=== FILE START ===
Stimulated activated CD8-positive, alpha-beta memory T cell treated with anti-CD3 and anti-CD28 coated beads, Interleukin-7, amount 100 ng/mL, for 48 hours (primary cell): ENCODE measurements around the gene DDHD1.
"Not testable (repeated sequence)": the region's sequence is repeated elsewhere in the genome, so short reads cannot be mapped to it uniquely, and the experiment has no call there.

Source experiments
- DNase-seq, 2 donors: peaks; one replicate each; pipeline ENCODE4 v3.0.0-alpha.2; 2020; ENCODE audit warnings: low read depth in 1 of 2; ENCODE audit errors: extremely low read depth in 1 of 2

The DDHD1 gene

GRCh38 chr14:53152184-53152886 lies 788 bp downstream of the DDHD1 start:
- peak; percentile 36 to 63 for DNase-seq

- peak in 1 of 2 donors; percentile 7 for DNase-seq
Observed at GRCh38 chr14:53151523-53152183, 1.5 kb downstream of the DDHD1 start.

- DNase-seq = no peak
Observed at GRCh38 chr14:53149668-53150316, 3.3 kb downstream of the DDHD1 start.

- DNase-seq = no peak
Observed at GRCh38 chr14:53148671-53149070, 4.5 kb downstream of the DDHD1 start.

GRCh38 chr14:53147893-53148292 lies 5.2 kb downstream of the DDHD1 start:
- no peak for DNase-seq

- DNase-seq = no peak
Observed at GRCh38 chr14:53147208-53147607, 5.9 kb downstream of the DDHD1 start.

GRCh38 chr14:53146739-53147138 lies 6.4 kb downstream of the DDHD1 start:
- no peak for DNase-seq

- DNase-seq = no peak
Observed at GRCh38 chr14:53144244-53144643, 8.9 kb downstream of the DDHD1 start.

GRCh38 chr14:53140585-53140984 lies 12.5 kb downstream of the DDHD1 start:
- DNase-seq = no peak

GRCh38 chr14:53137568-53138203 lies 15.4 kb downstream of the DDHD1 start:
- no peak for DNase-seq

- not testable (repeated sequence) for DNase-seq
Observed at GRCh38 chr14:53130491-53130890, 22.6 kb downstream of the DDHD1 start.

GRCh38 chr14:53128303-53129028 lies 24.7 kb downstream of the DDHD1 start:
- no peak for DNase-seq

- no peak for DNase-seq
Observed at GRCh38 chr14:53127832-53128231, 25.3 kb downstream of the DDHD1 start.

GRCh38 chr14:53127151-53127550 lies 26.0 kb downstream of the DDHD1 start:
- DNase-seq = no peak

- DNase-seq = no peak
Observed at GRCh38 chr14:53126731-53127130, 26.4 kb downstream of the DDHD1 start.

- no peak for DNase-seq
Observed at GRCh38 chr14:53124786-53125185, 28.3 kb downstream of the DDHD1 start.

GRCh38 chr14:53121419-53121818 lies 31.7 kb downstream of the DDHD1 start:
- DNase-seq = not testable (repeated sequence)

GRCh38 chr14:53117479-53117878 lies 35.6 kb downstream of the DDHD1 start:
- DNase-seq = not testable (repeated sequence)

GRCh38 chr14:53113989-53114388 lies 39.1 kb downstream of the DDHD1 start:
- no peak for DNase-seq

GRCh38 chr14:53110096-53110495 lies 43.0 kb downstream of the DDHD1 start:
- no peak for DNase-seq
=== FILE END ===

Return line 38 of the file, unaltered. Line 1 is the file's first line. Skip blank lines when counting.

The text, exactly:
GRCh38 chr14:53121419-53121818 lies 31.7 kb downstream of the DDHD1 start: